Syllable cut

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The syllable-section or the syllable average correlation or connection correlation referred to in the linguistics a feature pair of vowels , which - on one hand - depending on the terminology cut sharply or in fixed connection can occur, on the other hand gently sliced and in loose connection .

Syllable cut and syllable phonology

The intuition that when a word like fed the vowel [⁠ a ⁠] the following [⁠ t ⁠] sharper cut than is seed is old, certainly. Restle already describes corresponding formulations in grammars of the 16th century (Valentin Ickelsamer 1534). According to Eduard Sievers, syllable phonology is based on the fact that there are two different ways of defining syllables. He distinguishes the sound syllable from the printed syllable . The sound syllable is a unit, the core of which is formed by a maximum in the sonority hierarchy . The printed syllable, on the other hand, is a unit, the core of which is formed by a maximum of the printed accent.

According to Sievers, in German words, like all of them, the division into sound and pressure syllables does not match. On the one hand it has two maxima in the sonority, namely the vowels [⁠ a ⁠] and [⁠ ə ⁠] . So make it two sound syllables. On the other hand, there is only one maximum in the pressure accent. So it only forms a single printed syllable that extends over two acoustic syllables. Between the two syllables sound - the consonants [⁠ l ⁠] - the pressure, however, do not take the sonority off. So the vowel will [⁠ a ⁠] from the [⁠ l ⁠] cut off sharply on the maximum of its print accent. Nikolai Sergejewitsch Trubetzkoy calls this a permanent connection of the vowel to the following consonant. Utz Maas suggested the notation / a↵lə / for this.

It looks different in a word like awl , where the division into sound and pressure syllables match. Both sonority and pressure have two maxima and decrease in the middle. So the vowel will [⁠ a ⁠] from the [⁠ l ⁠] not cut off at the maximum pressure of his accent sharply but smoothly cut off after the decay of the maximum pressure. This is called Trubetzkoy a loose connection of the vowel to the following consonant . Maas suggests the notation / a → lə / for this.

Syllable cut in German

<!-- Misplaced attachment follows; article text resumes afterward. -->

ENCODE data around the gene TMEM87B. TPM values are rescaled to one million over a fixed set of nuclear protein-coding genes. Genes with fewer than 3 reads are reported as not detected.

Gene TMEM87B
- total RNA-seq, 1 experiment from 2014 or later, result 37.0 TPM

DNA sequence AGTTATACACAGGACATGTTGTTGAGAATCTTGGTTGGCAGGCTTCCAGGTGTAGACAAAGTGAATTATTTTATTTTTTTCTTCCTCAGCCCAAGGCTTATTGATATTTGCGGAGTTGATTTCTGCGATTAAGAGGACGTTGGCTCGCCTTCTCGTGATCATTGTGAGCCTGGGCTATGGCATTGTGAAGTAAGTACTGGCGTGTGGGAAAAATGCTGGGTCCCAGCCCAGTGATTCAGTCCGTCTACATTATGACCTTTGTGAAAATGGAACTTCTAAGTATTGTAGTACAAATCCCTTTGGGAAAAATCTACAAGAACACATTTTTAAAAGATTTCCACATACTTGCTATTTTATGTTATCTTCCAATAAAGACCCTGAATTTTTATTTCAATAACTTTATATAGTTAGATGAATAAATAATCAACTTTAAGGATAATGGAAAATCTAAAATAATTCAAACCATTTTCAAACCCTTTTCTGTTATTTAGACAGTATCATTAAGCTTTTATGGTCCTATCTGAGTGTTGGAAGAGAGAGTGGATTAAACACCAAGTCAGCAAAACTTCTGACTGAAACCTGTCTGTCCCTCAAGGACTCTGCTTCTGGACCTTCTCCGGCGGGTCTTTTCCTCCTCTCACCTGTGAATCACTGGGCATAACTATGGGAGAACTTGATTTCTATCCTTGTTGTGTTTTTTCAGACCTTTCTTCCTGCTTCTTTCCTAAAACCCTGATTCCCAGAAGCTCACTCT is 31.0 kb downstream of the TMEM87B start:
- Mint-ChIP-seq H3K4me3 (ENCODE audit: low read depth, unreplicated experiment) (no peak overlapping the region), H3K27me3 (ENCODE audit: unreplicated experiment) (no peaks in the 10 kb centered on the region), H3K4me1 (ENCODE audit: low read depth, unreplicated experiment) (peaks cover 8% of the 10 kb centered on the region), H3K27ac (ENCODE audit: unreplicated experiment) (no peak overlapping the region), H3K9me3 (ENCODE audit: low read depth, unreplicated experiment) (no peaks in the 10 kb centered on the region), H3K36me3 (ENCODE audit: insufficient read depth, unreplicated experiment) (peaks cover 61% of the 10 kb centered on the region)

The vowels of German appear - like those of Dutch or English - in pairs such as [ iː - ɪ ] in the minimal pair ⟨riet - ritt⟩ or [ eː - ɛ ] in the minimal pair ⟨Fehl - Fell⟩. In most of these pairs ([ iː - ɪ, eː - ɛ, yː - ʏ, øː - œ, uː - ʊ, oː - ɔ ]) the two vowels differ in two different ways: in vowel quantity and quality . It is therefore not clear whether, in a description of the German vowel system, the vowel quantity should be regarded as the fundamental distinguishing feature of these pairs, from which the vowel quality can be derived as a secondary feature, or vice versa. One solution to this problem is that both quantity and quality are viewed as secondary characteristics, which are to be derived from the primary characteristic of the syllable cut or connection .


The problem with the thesis that vowel quality and quantity correlate with the characteristic syllable cut is that no measurable evidence of the existence of this characteristic has been found. Precisely for this reason, phonology has not dealt with the syllable cut since the middle of the 20th century, but has limited itself to measurable parameters such as vowel quality or quantity. It was not until the 1990s that the discussion of the syllable cut was resumed, among others by Theo Vennemann. In a study of German dialects, Helmut Spiekermann found an acoustic correlate of the syllable cut in the Central and North German varieties. An articulatory correlate of the syllable cut opposition is described by Hoole et al.


  1. David Restle: Syllable Cut - Quantity - Coupling. On the history, characterization and typology of the subsequent prosody. Munich 2003.
  2. Utz Maas: The connection correlation of German in the horizon of a typology of syllable structure (PDF; 1.8 MB), in: P. Auer u. a. (Ed.), Syllable cut and tone accents, Tübingen: Niemeyer 2002: 11 - 34; P. 20
  3. ^ Theo Vennemann: Syllable structure and syllable cut prosodies in modern Standard German. In: Pier Marc Bertinetto, Michele Kenstowicz & Michele Loporcaro (eds.): Certamen Phonologicum II. Papers from the 1990 Cortona Phonology meeting. Torino: Rosenberg & Sellier. 1991. pp. 211-243.
  4. ^ Helmut Spiekermann: Syllable cuts in German dialects. Niemeyer 2000.
  5. Philip Hoole et al. 1994: Kinematic analysis of vowel production in German. In: Proceedings of the ICSLP '94, Yokohama. Vol. 1. 53-56.

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